Game of Thrones Psychology: The Mind is Dark and Full of Terrors

Game of Thrones Psychology: The Mind is Dark and Full of Terrors

I don’t think that George R.R. Martin when he began to craft the idea that would become the series of books that makes up A Song of Ice and Fire back in 1991 ever entertained the notion that it would be so widely embraced much less become adapted into a cultural phenomenon thanks to HBO’s Game of Thrones television series.

A Game of Thrones

Martin’s epic tale wouldn’t see print until 1996 and of course is continuing today with the soon to be published sixth novel in the series entitled The Winds of Winter, but even from the first novel – A Game of Thrones, we fans were treated to a rich tapestry of characters and locations…as well as an overwhelming abundance of deceit, treachery and murder. It only makes sense that Dr. Travis Langley would gather some of the same contributors from Captain America Vs. Iron Man: Freedom, Security, Psychology and delve into such topics from the books and TV series as in Dave Verhaagen’s look at whether King Joffrey truly ranks the title of psychopath (Yes!) and Erin Currie’s examination of the reasoning behind certain characters actions as they choose to either embrace personal freedom or accept security by bowing down or “kneeling” to varied Westeros group or individual of higher power.

Game of Thrones Psychology even broaches the subjects of parenting psychology with Stephen Hupp’s essay, one of my favorites in the book, where he looks at the child rearing styles of some of the Houses in Westeros. Like the Stark’s displaying responsiveness and demandingness – elements of what is considered an authoritative parenting style. As opposed to say the disengaged approach of House Baratheon…which I think is putting it mildly…especially in regards to Robert Baratheon.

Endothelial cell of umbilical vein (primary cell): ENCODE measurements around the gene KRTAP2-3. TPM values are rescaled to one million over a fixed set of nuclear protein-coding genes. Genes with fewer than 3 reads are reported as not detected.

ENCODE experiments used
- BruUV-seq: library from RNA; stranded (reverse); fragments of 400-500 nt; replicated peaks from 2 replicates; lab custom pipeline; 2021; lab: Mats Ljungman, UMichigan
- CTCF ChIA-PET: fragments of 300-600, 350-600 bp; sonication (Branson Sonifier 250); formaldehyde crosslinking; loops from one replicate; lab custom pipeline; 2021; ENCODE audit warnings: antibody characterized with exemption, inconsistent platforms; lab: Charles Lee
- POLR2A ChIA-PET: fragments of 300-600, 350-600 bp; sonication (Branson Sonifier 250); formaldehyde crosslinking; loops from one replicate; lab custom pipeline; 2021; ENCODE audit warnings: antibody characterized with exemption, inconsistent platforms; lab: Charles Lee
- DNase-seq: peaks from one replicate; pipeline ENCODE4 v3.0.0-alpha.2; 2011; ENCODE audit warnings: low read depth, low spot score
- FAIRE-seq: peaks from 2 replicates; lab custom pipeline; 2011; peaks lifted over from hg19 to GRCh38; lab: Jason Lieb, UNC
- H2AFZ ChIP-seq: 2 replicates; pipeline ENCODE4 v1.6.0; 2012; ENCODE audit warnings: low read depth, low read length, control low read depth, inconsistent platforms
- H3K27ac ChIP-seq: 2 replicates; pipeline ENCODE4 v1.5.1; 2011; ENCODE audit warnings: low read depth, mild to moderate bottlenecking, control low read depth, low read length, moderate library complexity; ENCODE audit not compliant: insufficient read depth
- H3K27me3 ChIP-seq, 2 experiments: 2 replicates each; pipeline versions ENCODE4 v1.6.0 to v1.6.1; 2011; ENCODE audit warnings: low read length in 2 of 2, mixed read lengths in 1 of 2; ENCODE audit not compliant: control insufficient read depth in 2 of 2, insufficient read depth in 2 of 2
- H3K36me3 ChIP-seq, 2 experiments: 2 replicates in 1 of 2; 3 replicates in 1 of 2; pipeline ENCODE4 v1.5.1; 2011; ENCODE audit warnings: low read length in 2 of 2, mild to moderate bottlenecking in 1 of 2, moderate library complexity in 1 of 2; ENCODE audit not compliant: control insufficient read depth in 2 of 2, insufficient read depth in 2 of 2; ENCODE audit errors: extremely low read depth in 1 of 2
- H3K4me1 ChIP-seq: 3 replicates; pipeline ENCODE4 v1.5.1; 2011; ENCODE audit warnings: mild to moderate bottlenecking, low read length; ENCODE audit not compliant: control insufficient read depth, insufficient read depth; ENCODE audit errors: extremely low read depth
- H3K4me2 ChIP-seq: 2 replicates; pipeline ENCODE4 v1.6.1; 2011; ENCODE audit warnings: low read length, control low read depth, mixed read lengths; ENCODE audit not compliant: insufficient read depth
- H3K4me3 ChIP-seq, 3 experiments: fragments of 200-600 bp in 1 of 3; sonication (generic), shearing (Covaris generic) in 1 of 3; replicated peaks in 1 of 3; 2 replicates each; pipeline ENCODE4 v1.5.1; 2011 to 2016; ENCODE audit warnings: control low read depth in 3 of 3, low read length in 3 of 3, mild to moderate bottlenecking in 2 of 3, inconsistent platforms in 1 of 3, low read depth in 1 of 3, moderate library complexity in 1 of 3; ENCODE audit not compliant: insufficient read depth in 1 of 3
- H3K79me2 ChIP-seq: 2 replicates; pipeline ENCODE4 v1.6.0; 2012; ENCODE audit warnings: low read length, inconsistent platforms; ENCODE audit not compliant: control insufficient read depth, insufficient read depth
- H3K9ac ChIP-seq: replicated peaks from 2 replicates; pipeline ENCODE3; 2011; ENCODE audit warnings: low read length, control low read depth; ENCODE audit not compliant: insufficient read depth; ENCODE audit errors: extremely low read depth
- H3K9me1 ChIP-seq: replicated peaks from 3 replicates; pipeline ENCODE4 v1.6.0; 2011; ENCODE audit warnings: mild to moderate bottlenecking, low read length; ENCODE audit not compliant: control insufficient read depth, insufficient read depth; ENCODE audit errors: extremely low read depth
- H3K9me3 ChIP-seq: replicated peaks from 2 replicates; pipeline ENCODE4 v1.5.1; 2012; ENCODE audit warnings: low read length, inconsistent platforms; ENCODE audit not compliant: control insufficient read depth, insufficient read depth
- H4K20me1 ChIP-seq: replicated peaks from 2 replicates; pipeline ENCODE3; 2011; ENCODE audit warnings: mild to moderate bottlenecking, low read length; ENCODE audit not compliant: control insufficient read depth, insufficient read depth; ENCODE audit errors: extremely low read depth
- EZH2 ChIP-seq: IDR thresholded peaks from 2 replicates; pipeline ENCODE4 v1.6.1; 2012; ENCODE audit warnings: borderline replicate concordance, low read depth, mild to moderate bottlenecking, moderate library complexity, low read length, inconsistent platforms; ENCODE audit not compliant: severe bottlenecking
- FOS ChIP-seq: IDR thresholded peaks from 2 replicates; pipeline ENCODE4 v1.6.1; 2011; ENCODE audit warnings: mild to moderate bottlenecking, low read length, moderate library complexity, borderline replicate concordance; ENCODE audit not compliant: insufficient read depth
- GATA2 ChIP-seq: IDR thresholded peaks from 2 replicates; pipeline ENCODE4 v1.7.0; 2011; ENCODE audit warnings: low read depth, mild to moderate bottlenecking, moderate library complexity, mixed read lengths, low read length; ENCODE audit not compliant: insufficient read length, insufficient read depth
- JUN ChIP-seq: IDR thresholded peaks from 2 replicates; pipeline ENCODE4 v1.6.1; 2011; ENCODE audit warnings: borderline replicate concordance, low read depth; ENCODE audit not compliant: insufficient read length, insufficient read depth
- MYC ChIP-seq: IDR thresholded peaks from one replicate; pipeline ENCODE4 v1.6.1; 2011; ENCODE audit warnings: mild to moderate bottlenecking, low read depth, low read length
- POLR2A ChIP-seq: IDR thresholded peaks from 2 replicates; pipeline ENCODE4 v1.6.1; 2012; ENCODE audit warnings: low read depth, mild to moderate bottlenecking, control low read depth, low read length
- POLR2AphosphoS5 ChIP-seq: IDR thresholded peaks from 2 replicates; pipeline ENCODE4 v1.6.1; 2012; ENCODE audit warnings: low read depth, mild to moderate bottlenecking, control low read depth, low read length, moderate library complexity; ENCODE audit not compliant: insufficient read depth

Robert Baratheon

Lara Taylor Kester’s essay looks at how it is the likes of Arya and Daenerys are able to endure and survive the hardships of abuse and loss of Family and even point out they are made into stronger and more understanding characters through the posttraumatic growth.
Daenerys - Game of Thrones

Other contributors to Game of Thrones Psychology: The Mind is Dark and Full of Terrors include Colt J. Blunt, Mark Caldwell Jones, Dana Klisanin, Martin Lloyd, Dawn R. Weatherford, Wind Goodfriend, Janina and Jay Scarlet, Josue Cardona, Jenna Busch, William Black Erickson, Patrick O’Connor, Kyle Maddock, Laura Vecchiolla, and Jonathan Hetterly.

You can pick up your copy Game of Thrones Psychology starting Tuesday 6/21 or you can hop over to Sterling Publishing’s Official Sitefor the night is dark and full of terrors!

[Via] Drink the Wine 1


Searching through the alleys for useful knowledge in the city of Nostalgia. Huge cinema fanatic and sometimes carrier of the flame for the weirding ways of 80s gaming, toys, and television. When his wife lets him he is quite happy sitting in the corner eating buckets of beef jerky.
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